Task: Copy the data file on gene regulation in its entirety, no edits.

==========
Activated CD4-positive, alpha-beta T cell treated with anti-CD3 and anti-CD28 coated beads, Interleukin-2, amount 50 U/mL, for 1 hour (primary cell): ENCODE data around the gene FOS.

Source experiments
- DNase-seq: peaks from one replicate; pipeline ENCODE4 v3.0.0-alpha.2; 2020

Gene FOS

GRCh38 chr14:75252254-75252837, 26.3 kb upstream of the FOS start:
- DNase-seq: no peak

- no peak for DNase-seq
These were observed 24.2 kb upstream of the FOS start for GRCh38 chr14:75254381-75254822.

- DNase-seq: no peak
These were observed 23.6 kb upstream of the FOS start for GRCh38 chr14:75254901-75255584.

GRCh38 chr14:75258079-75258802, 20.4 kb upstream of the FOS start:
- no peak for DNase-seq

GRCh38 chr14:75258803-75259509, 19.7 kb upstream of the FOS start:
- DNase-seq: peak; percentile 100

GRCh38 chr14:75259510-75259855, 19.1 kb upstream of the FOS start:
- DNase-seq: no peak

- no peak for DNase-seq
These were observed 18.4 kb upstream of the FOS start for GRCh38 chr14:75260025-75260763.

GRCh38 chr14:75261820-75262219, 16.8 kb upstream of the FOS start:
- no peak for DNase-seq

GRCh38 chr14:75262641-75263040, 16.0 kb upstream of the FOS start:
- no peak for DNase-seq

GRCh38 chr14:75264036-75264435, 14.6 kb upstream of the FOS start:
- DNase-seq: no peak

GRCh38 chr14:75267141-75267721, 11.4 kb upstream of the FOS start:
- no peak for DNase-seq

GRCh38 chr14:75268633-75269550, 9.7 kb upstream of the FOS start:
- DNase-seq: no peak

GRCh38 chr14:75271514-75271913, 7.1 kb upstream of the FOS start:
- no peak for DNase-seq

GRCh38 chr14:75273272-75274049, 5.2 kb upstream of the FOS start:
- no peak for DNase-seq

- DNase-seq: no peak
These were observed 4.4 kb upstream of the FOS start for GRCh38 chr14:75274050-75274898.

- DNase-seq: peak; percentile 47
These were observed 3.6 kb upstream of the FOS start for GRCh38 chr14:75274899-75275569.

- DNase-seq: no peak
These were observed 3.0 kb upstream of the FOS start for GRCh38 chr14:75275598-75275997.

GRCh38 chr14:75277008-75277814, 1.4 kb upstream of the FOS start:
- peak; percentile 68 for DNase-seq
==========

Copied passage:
Activated CD4-positive, alpha-beta T cell treated with anti-CD3 and anti-CD28 coated beads, Interleukin-2, amount 50 U/mL, for 1 hour (primary cell): ENCODE data around the gene FOS.

Source experiments
- DNase-seq: peaks from one replicate; pipeline ENCODE4 v3.0.0-alpha.2; 2020

Gene FOS

GRCh38 chr14:75252254-75252837, 26.3 kb upstream of the FOS start:
- DNase-seq: no peak

- no peak for DNase-seq
These were observed 24.2 kb upstream of the FOS start for GRCh38 chr14:75254381-75254822.

- DNase-seq: no peak
These were observed 23.6 kb upstream of the FOS start for GRCh38 chr14:75254901-75255584.

GRCh38 chr14:75258079-75258802, 20.4 kb upstream of the FOS start:
- no peak for DNase-seq

GRCh38 chr14:75258803-75259509, 19.7 kb upstream of the FOS start:
- DNase-seq: peak; percentile 100

GRCh38 chr14:75259510-75259855, 19.1 kb upstream of the FOS start:
- DNase-seq: no peak

- no peak for DNase-seq
These were observed 18.4 kb upstream of the FOS start for GRCh38 chr14:75260025-75260763.

GRCh38 chr14:75261820-75262219, 16.8 kb upstream of the FOS start:
- no peak for DNase-seq

GRCh38 chr14:75262641-75263040, 16.0 kb upstream of the FOS start:
- no peak for DNase-seq

GRCh38 chr14:75264036-75264435, 14.6 kb upstream of the FOS start:
- DNase-seq: no peak

GRCh38 chr14:75267141-75267721, 11.4 kb upstream of the FOS start:
- no peak for DNase-seq

GRCh38 chr14:75268633-75269550, 9.7 kb upstream of the FOS start:
- DNase-seq: no peak

GRCh38 chr14:75271514-75271913, 7.1 kb upstream of the FOS start:
- no peak for DNase-seq

GRCh38 chr14:75273272-75274049, 5.2 kb upstream of the FOS start:
- no peak for DNase-seq

- DNase-seq: no peak
These were observed 4.4 kb upstream of the FOS start for GRCh38 chr14:75274050-75274898.

- DNase-seq: peak; percentile 47
These were observed 3.6 kb upstream of the FOS start for GRCh38 chr14:75274899-75275569.

- DNase-seq: no peak
These were observed 3.0 kb upstream of the FOS start for GRCh38 chr14:75275598-75275997.

GRCh38 chr14:75277008-75277814, 1.4 kb upstream of the FOS start:
- peak; percentile 68 for DNase-seq